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Unformatted text preview: CS 173, Spring 2010 Midterm 2, Solutions Problem 1: Short answer (11 points) The following require only short answers. Justification/work is not required, but may increase partial credit if your short answer is wrong. (a) Prof. Moriarty has discovered an algorithm to sort n numbers in decreasing order in O ( n 1 . 6 ) time. Is this the fastest such sorting algortithm? Solution: No. Mergesort runs in O ( n log n ) which is faster. (b) What is the bigtheta running time of the algorithm that solves the towers of Hanoi problem? Solution: Θ(2 n ) (c) If the root node in a full mary tree is an internal node, what is the minimum number of leaves in the tree? Solution: m . The root must have at least one child, so it must have m children (since the tree is full). (d) (3 points) If a binary tree T has n leaves, what are the minimum and maximum height possible heights for T ? Solution: Minimum height is ⌈ log 2 n ⌉ . There is no maximum height, because some large piece of the tree might be a vertical sequence of nodes with a single child, which increases the height without adding leaves. (e) Is the worstcase running time of linear search Ω(log n )? Solution: Yes. Its worstcase running time is Θ( n ) which is Ω(log n ). Problem 2: Short proof I (7 points) (a) (4 points) Prove that ∑ n i =0 2 i is O (2 n ). Prove this directly from the definition of what it means for a function f to be O ( g ) (where g is another function), being careful to justify your algebraic steps and put them into logical order. Solution: Let k = 1 and C = 2. Then, for any n ≥ k , ∑ n i =0 2 i = 2 n +1 − 1 ≤ 2 n +1 = C (2 n ). Since ∑ n i =0 2 i ≤ C (2 n ) for any n ≥ k , ∑ n i =0 2 i is O (2 n ). (b) (3 points) Suppose that g : A → B and f : B → C . Use a concrete counterexample to disprove the claim that if f ◦ g is onetoone, then f is onetoone. Solution: Suppose that A = { 1 } , B = { a, b, c } and C = { 7 , 8 } . Now, let g (1) = a and f ( a ) = f ( b ) = f ( c ) = 8. Then f ◦ g is oneto one, but f is not. [A large range of different examples would work here, but it is critical to use a specific concrete example rather than a general argument.] Problem 3: Short proof II (8 points) (a) (4 points) Let g : N → N be onto, and let f : N 2 → Z be defined by f ( n, m ) = ( m − 1) g ( n ) Prove that f is onto. Solution: Suppose that x is any integer. Let z =  x  . Since g is onto, there is a natural number y such that g ( y ) = z . Then if x is nonnegative, f ( y, 2) = (2 − 1) g ( y ) = g ( y ) = z = x . So f ( y, 2) = x . If x is negative, then f ( y, 0) = (0 − 1) g ( y ) = − g ( y ) = − z = x ....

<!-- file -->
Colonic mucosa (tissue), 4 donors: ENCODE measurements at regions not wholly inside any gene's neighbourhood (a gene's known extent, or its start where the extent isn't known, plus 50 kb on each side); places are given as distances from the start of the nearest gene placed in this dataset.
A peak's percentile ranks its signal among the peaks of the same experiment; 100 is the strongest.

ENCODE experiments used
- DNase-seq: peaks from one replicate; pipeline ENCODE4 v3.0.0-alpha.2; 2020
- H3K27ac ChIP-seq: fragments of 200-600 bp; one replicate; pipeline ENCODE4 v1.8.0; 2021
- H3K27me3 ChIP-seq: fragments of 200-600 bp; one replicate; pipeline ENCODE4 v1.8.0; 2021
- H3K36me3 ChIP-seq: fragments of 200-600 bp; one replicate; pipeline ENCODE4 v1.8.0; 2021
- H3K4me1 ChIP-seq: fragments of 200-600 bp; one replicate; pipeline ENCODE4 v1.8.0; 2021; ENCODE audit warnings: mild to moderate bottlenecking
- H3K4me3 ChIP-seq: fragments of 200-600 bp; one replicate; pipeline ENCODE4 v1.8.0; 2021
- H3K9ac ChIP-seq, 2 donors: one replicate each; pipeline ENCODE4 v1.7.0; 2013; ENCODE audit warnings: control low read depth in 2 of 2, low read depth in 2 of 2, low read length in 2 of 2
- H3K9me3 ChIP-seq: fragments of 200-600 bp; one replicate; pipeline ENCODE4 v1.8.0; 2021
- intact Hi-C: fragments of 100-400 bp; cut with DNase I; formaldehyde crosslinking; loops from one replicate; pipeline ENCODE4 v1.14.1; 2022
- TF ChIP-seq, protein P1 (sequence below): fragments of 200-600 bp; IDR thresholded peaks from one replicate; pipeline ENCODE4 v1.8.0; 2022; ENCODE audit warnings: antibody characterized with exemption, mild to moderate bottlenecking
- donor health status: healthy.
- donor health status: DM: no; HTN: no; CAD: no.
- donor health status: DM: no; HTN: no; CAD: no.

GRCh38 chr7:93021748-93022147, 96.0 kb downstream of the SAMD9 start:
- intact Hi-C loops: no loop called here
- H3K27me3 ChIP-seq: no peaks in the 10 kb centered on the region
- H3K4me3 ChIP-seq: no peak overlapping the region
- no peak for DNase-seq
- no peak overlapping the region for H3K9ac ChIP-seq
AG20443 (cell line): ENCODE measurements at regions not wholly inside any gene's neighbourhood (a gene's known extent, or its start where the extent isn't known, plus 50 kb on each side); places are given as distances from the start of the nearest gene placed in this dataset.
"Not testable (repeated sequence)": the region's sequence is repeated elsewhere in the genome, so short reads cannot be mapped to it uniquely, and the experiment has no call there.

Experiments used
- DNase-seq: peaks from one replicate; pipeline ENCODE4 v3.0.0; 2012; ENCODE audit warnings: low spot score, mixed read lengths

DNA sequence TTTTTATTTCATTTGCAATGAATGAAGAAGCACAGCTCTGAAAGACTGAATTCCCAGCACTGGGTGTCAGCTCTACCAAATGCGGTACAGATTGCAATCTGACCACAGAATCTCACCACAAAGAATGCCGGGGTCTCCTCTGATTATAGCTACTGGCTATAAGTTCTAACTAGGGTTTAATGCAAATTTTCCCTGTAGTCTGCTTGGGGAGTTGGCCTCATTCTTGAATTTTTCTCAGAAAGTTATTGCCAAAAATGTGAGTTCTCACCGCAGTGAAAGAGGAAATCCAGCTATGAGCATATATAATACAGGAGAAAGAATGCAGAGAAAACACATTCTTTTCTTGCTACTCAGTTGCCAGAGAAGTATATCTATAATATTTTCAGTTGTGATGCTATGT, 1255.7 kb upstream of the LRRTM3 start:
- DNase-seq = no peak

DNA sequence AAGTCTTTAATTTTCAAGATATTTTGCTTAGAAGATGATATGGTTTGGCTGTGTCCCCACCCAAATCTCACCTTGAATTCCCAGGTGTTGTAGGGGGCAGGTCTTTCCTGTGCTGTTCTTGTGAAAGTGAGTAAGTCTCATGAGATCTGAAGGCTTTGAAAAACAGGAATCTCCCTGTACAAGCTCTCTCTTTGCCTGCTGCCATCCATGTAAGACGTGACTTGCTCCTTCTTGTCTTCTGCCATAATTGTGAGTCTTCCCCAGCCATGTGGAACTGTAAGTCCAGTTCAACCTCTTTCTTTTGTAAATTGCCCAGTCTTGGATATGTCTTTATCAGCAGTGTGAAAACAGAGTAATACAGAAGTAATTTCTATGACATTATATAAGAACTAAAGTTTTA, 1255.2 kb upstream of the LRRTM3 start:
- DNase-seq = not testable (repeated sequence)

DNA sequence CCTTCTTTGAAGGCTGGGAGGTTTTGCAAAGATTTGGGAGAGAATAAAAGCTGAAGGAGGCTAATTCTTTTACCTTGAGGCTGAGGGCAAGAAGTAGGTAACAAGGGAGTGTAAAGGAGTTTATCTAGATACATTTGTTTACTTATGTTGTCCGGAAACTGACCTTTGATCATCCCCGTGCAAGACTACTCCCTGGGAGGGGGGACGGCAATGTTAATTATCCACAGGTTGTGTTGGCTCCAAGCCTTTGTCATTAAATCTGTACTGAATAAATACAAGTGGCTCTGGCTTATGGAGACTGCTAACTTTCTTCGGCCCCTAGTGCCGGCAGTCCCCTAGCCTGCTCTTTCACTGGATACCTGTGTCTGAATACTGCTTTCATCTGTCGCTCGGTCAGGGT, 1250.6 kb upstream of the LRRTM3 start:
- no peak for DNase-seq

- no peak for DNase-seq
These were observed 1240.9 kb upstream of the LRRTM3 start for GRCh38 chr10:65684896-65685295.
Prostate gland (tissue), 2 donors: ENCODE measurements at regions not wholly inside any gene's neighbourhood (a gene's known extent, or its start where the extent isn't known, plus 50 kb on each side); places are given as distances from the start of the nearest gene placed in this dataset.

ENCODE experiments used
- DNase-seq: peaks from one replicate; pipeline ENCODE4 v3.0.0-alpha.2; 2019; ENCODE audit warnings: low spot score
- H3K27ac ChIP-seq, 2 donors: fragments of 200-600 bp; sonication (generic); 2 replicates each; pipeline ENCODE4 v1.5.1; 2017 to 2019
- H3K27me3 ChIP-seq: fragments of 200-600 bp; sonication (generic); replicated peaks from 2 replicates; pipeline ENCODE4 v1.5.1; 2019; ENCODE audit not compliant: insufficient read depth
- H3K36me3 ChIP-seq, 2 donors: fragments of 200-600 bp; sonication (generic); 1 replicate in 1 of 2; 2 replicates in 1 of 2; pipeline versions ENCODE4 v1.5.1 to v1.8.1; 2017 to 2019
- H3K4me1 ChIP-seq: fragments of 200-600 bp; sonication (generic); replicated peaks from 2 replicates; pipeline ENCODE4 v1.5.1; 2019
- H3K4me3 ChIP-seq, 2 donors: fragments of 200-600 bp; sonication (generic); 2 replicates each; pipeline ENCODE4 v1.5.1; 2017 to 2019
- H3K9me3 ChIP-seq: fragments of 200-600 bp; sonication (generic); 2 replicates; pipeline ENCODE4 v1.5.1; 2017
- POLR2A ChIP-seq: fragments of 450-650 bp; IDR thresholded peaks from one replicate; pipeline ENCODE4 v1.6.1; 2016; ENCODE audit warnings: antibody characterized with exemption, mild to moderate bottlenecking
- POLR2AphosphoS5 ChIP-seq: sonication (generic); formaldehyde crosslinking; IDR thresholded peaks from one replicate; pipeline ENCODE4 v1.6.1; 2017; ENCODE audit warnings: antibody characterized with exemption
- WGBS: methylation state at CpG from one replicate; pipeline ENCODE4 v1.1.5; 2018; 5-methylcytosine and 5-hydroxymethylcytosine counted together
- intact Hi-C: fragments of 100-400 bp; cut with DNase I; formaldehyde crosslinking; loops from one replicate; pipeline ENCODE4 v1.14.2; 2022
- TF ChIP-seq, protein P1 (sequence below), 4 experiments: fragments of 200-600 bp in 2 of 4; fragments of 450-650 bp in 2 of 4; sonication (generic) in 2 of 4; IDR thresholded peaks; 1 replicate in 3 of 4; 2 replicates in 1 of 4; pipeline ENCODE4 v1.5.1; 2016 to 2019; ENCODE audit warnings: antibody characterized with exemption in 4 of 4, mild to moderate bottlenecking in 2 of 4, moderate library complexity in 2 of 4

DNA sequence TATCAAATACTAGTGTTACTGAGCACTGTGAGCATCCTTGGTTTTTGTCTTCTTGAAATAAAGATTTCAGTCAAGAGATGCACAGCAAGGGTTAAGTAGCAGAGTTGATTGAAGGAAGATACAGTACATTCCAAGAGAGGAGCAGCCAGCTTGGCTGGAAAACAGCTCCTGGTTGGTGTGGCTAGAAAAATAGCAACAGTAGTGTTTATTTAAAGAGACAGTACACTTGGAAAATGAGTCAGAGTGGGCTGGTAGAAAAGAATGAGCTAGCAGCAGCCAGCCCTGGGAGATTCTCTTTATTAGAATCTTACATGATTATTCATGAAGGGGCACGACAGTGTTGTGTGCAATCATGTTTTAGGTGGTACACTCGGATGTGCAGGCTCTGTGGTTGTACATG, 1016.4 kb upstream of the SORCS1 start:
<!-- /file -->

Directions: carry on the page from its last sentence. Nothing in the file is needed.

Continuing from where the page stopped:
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This note was uploaded on 11/08/2010 for the course 173 CS taught by Professor Fleck during the Spring '10 term at University of Illinois at Urbana–Champaign.
 Spring '10
 FLECK

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